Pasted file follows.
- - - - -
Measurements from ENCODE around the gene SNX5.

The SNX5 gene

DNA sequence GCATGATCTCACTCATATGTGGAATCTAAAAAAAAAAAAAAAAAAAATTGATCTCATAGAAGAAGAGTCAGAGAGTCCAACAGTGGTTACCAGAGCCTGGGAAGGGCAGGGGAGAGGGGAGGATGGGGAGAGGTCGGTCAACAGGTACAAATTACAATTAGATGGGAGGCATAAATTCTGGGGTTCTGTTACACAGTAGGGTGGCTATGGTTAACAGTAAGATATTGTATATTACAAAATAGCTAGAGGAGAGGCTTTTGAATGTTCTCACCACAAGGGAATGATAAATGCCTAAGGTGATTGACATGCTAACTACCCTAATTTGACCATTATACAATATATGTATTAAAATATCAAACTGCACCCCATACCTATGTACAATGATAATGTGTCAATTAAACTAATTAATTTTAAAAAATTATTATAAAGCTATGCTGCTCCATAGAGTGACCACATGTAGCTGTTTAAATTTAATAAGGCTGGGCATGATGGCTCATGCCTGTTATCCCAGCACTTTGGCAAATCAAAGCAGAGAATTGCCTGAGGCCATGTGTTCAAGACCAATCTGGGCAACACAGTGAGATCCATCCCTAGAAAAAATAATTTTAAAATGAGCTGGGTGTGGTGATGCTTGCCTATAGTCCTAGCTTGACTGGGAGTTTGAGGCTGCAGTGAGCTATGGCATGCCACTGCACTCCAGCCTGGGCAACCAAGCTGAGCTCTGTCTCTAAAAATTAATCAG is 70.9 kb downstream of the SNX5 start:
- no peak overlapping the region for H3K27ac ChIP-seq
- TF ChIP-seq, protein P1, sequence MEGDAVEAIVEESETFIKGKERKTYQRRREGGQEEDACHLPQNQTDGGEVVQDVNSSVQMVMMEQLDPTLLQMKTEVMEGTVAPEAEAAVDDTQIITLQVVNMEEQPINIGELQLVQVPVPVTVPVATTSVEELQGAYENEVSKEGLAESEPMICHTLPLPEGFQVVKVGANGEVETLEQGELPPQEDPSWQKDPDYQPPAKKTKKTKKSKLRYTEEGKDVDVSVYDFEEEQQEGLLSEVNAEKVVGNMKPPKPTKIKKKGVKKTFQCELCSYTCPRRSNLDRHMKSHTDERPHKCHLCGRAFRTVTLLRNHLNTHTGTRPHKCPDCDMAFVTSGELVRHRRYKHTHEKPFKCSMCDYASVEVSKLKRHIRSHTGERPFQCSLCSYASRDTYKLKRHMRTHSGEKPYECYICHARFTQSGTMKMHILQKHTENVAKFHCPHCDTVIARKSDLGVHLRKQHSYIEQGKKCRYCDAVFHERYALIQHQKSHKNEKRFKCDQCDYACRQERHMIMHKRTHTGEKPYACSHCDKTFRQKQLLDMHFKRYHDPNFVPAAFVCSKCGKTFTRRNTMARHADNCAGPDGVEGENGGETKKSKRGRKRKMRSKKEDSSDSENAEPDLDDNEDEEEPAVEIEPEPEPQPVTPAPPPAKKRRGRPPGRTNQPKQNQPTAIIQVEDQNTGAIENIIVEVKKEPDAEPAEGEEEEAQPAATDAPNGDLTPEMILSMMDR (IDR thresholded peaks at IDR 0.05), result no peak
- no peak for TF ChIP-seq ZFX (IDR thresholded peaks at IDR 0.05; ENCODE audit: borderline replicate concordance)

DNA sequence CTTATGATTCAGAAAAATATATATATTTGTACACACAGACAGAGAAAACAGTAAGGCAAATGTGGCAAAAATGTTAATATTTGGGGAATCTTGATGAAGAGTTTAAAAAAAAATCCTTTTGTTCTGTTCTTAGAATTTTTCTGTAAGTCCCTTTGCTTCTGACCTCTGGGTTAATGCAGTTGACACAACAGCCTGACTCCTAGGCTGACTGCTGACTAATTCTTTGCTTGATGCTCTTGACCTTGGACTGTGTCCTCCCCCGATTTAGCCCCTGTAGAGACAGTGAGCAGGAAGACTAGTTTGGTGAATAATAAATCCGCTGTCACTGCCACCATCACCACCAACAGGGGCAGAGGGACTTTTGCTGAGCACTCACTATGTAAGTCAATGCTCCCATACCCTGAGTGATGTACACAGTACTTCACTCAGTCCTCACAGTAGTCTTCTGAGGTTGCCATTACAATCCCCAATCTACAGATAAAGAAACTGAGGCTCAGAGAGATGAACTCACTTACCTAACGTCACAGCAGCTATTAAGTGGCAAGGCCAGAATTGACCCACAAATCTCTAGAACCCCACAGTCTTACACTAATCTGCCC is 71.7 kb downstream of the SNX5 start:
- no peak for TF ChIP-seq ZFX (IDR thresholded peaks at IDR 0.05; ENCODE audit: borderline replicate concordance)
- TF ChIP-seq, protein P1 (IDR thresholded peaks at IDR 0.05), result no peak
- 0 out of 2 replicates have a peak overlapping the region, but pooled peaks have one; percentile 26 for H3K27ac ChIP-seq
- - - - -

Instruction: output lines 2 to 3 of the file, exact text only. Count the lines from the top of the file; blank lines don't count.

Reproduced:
The SNX5 gene

DNA sequence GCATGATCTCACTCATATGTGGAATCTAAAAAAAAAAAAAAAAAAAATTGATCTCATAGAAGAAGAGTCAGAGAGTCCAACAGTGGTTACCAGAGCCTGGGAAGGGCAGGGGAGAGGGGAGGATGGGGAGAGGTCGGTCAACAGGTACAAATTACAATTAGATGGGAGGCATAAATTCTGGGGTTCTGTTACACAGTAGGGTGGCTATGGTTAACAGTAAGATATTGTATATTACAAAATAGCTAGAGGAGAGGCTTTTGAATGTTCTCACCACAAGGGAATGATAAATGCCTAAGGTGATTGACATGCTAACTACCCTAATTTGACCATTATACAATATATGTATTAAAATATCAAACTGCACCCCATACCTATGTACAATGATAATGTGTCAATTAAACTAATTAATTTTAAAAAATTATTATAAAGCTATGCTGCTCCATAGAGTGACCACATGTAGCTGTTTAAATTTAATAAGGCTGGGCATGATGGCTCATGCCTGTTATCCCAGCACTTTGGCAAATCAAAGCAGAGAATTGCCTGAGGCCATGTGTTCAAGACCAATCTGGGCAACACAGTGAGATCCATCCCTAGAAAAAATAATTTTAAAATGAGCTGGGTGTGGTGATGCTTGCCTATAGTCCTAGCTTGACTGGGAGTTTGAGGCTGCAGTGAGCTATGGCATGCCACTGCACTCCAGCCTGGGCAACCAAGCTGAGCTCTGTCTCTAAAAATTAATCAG is 70.9 kb downstream of the SNX5 start: